It's not every day that you wear a tuxedo, so it's totally normal to feel a little uninformed about all of the pieces and accessories that go along with such a formal ensemble. There are more parts of a tuxedo compared to a two-piece or three-piece suit, which is why we're breaking down all of the details right here to help you get up to speed. Whether you're shopping for your tuxedo online or headed to a local formalwear retailer, you'll feel much more at ease and prepared to find your wedding day look once you know the basics.
Here are the most important parts of a tuxedo to know—plus some optional add-ons you can use to customize your look.
The jacket is the finishing piece of your tuxedo, and it's where you'll notice one of the biggest differences from the average suit. The lapel and breast/waist pockets on a tuxedo jacket are trimmed with satin, which creates a subtle contrast from the rest of the fabric. You'll also notice satin on the buttons along the cuffs and at the waist.
There are several different types of lapels a tuxedo can have. Ultimately, choosing one comes down to your personal preference—as long as the lapel is trimmed with satin, it's considered formal. The notch lapel has an opening about two-thirds up, right below your shoulders.
If you're set on upholding tradition when it comes to attire, the peak lapel is the way to go as it's considered the king of all lapels. It's clear why this is a popular lapel style: It gives the illusion of broader shoulders and the deep v-shaped lines create the appearance of a narrower waist.
If the theme of the evening is fashion-forward or glamorous, a shawl lapel is your best bet. This lapel style is smooth and rounded, which creates a more modern look compared to other jacket styles.
The most formal ensemble also requires the most formal accessories. While you can wear a straight necktie with a tuxedo, bow ties are the preferred choice if you're going for a highly sophisticated look. The tie should be made from silk or satin in a plain color. Black is the standard option, but you can consider a dark blue or dark green color for a trendier effect.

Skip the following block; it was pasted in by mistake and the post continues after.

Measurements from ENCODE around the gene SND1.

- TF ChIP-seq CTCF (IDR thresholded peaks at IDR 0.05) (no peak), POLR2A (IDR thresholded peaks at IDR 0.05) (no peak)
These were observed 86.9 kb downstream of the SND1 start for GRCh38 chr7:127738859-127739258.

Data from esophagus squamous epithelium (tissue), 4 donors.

You're probably already familiar with these accessories, but they're one of the most important parts of a tuxedo. Not only do cufflinks secure the cuffs on your dress shirt together (tuxedo shirts often include removable buttons), they're a way to show off your personality. Consider buying a special pair of cufflinks for your wedding day—you'll enjoy re-wearing them again for special occasions in the future.
Wear these if you want to swap out the plain buttons on your tuxedo shirt for something with more formality and flair.
This is a satin sash that goes across your waist to cover the waistband of your trousers and suspender loops if you're wearing them. A cummerbund is typically paired with a bow tie, but never a straight tie or a vest.
While floral boutonnieres are most often worn with tuxedos, you can choose to wear a decorative lapel pin instead. They are often made from fabric or paper—although the pins pictured here are hand-crafted metal vines—and they're an easy way to personalize your look with a pop of color or pattern.
Due to its extra flair, bow ties are best paired with a wingtip collar, which extends up and over the tie itself. This pairing creates a sharp, crisp edge and marks the formality of your big day.
Another popular shirt collar style is the spread collar. This style features exaggerated downward points at the front of the shirt collar with only a few inches of space in between. It's a good option if you prefer a straight tie rather than a bow tie.
The points on this collar are much more separated and extend in opposite directions. This gives you plenty of space to show off a fancy bow tie or intricate knots, and it also creates a more modern finish.
Did you know that most tuxedo pants don't actually have belt loops? That's why suspenders are some of the most important parts of a tuxedo—they'll keep your pants in place while also eliminating the need for a bulky belt. When wearing suspenders, tuxedo etiquette dictates that they are covered with either a vest or a cummerbund, although many people choose to skip this rule.
Traditionally, the pocket square is a colorful piece of fabric, like silk or polyester, that has been folded into a triangle and tucked into the breast pocket. It's a decorative accessory—and one of the few ways to incorporate a color or print into your ensemble—but the pocket square also comes in handy for wiping happy tears or reception dinner crumbs from your face. For a completely unexpected detail, skip the fabric pocket square and ask your wedding florist to create a floral one instead.